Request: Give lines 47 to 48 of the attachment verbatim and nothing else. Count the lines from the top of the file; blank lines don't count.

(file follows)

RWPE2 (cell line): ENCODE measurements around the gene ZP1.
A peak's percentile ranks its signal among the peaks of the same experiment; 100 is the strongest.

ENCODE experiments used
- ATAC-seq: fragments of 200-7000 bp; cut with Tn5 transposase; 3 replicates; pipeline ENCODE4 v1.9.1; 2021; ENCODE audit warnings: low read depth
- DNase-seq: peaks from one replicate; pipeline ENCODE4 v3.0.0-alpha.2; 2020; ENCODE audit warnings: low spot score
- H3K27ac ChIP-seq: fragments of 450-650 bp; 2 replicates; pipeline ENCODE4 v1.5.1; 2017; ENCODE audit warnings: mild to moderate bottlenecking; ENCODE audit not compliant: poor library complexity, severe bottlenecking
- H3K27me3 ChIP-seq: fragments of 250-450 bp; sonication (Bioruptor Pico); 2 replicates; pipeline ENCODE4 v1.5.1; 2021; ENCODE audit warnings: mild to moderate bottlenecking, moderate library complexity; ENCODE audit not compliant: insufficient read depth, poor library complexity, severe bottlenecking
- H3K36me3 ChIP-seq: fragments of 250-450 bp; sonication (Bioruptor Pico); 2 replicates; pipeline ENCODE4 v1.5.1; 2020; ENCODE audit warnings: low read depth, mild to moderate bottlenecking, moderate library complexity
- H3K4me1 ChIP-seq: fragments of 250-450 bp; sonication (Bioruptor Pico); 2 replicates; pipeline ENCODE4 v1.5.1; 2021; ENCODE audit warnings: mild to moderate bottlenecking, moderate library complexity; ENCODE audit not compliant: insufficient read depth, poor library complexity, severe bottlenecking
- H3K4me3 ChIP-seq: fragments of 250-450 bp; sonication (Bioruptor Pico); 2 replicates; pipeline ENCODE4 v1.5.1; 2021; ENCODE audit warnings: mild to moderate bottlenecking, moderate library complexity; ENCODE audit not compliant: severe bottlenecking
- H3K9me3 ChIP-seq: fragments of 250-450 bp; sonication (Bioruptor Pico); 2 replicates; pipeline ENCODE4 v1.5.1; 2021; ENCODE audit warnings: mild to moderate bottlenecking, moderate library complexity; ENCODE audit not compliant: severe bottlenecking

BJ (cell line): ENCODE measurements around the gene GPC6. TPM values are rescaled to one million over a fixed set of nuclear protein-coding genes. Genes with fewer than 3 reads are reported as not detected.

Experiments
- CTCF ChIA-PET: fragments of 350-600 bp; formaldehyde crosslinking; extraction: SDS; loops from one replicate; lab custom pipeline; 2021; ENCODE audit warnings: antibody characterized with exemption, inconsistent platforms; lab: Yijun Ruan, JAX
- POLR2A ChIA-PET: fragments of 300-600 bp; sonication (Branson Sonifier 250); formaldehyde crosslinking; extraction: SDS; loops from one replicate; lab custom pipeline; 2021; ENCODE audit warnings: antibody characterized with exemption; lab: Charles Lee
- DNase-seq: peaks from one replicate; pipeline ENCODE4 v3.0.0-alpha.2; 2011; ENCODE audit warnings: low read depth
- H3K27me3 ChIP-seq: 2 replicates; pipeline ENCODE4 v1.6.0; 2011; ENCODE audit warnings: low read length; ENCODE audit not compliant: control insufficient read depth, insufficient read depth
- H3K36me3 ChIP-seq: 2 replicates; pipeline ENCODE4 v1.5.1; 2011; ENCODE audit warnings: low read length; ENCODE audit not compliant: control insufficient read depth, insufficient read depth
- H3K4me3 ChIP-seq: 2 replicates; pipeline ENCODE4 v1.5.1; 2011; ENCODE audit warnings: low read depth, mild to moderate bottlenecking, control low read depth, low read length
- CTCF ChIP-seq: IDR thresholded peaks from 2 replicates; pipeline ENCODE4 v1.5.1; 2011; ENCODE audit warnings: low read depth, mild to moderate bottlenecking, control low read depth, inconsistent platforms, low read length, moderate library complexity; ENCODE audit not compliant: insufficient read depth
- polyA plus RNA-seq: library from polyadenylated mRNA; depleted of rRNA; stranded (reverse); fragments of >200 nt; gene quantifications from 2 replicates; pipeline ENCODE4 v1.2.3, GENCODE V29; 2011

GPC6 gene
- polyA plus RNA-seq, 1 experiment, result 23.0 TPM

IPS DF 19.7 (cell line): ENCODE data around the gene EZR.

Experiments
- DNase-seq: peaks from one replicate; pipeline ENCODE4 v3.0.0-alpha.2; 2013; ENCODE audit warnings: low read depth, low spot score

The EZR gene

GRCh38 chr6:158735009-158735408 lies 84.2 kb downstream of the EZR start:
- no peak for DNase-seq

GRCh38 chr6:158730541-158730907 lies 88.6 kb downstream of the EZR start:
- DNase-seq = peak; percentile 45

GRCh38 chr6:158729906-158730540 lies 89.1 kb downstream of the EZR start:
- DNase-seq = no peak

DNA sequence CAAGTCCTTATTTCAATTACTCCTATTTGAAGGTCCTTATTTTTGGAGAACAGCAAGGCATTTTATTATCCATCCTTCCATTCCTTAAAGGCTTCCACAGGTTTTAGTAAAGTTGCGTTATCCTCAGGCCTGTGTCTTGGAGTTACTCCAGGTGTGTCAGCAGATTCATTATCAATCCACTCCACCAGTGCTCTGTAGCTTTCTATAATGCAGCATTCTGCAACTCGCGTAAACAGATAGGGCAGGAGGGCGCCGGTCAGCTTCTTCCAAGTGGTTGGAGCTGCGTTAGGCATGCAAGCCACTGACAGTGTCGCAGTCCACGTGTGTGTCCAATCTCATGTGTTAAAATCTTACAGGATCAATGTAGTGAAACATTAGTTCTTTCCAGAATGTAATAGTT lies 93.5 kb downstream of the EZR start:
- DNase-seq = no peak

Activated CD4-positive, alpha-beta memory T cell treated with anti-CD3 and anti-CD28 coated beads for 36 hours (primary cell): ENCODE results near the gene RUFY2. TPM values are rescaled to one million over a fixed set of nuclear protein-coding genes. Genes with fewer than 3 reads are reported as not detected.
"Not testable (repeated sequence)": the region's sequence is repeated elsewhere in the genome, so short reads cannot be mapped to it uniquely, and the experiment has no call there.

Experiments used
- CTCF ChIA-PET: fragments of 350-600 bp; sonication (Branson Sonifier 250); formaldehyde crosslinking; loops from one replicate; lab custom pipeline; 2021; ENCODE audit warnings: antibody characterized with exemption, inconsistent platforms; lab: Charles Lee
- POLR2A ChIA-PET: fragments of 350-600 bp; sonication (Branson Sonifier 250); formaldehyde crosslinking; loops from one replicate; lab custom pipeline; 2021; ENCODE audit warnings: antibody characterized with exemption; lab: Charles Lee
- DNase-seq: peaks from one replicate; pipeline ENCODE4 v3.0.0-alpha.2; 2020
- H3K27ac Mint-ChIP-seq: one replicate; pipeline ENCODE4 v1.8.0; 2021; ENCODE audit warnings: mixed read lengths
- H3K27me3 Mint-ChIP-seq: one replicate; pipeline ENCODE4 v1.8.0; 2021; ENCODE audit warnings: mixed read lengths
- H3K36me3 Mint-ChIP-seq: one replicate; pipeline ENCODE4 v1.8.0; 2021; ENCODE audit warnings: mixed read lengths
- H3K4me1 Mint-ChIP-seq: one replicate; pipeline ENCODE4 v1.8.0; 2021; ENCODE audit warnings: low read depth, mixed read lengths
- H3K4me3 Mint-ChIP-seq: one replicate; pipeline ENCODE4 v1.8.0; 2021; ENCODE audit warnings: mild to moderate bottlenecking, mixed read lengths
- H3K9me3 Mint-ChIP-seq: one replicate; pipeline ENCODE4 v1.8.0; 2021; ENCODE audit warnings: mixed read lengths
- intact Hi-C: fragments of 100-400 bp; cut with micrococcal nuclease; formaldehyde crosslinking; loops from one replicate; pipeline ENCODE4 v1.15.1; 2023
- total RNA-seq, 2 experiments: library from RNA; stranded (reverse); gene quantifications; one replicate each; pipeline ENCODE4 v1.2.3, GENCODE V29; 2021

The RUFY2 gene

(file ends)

- H3K9me3 Mint-ChIP-seq: one replicate; pipeline ENCODE4 v1.8.0; 2021; ENCODE audit warnings: mixed read lengths
- intact Hi-C: fragments of 100-400 bp; cut with micrococcal nuclease; formaldehyde crosslinking; loops from one replicate; pipeline ENCODE4 v1.15.1; 2023